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I have a button doing a long function, I want to disable this button after the user once click on it to in order to prevent him from clicking it again many times

The button gets disabled but the problem is after the function finished the button gets enabled again
i tried to put button.setEnabled(false); in a new thread but it didn't work either

for testing this sample of code

button.addActionListener(new ActionListener() {
    public void actionPerformed(ActionEvent ae) {
        for (int i = 0; i < Integer.MAX_VALUE; i++) {
            for (int j = 0; j < Integer.MAX_VALUE; j++) {
                for (int ii = 0; ii < Integer.MAX_VALUE; ii++) {
share|improve this question
why don't you put "button.enabled(false)" to end of for loops, Please can you clear which function finish. – user217895 Jul 23 '13 at 10:45
Don't block the EDT (Event Dispatch Thread) - the GUI will 'freeze' when that happens. Instead of calling Thread.sleep(n) implement a Swing Timer for repeating tasks or a SwingWorker for long running tasks. See Concurrency in Swing for more details. – Andrew Thompson Jul 23 '13 at 10:46
@user217895 Because a) that is not the problem, and b) it would defeat the purpose of what the OP is trying to achieve! – Andrew Thompson Jul 23 '13 at 10:46
@user217895 button.enabled(false) dose not exist in java – motaz Jul 23 '13 at 10:48
The button gets disabled but the problem is after the function finished the button gets enabled again I tried running your code. The problem I encountered is the UI freezes. The button is still disabled after the function is executed contrary to your findings. Perhaps you missed some codes that causes the reenabling of the button? – Bnrdo Jul 23 '13 at 10:59
up vote 4 down vote accepted

Use SwingWorker for long running background tasks. In this example, the startButton action does setEnabled(false), and the worker's done() implementation does setEnabled(true).

share|improve this answer
  • everything wrapped in public void actionPerformed(ActionEvent ae) { is done at one moment, (on the screen) when all code lines are executed, this is basic rule for AWT/Swing Listeners and EventDispatchThread

  • you need to delay event in EDT by using

    1. short delay with Swing Timer,
    2. redirect rest of code (after button.setEnabled(false);) to SwingWorker, easiest to Runnable#Thread, note all output from Runnable#Thread to the already visible Swing GUI must be wrapped into invokeLater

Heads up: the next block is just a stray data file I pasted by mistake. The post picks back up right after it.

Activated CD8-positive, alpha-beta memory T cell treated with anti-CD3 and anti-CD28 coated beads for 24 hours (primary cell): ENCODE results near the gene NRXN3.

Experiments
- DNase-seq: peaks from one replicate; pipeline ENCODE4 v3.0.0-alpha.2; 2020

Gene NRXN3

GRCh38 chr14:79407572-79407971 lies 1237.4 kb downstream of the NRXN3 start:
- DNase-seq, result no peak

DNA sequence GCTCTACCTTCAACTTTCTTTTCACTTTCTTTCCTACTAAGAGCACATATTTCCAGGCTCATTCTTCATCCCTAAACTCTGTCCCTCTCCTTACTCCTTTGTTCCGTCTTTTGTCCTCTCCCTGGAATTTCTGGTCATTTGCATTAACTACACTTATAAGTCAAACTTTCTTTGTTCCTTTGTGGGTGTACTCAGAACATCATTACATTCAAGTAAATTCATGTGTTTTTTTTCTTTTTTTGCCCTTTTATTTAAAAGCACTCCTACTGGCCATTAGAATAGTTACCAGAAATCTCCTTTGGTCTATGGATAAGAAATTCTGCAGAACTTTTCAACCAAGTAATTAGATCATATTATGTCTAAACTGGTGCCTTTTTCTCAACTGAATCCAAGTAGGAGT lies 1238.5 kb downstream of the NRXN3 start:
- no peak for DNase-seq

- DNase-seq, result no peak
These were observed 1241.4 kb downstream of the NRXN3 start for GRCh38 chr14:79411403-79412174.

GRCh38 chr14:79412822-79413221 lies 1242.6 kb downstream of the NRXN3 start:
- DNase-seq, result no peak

• proper of ways will be only using Swing Action and instead of locking the JButton to set Action.setEnabled(false) only

share|improve this answer
can you explain more ?? – motaz Jul 23 '13 at 18:07
You might look at the program examined in this related Q&A. – trashgod Jul 23 '13 at 18:30

Edit: It's tempting to think you could use a mouse listener to implement this. For example, to prevent you could use mouse released event or mouse clicked event of mouse listener. Inside that you could write button.setEnable(false). Unfortunately, this also blocks the event dispatch thread.

share|improve this answer
"try it..." Try puting an upper case letter at the start of sentences, to make the message easier to read. "it will work..." It will fail even worse than what the code is currently doing, especially when the user navigates to the button and presses 'Enter' (i.e. no MouseEvent will be fired at all). – Andrew Thompson Jul 23 '13 at 11:03
Blocking the EDT is not the solution to blocking the EDT. – trashgod Jul 23 '13 at 14:21
not the best answer because it not working completely it disabled the button only in view but if you clicked it working because MousePressed,MouseReleased,MouseClicked working always either if the button disabled – motaz Jul 23 '13 at 18:07
@motaz ya you are right i tried the same.... – Nirav Kamani Jul 24 '13 at 17:46
@trashgod thanks. – Nirav Kamani Jul 25 '13 at 18:27

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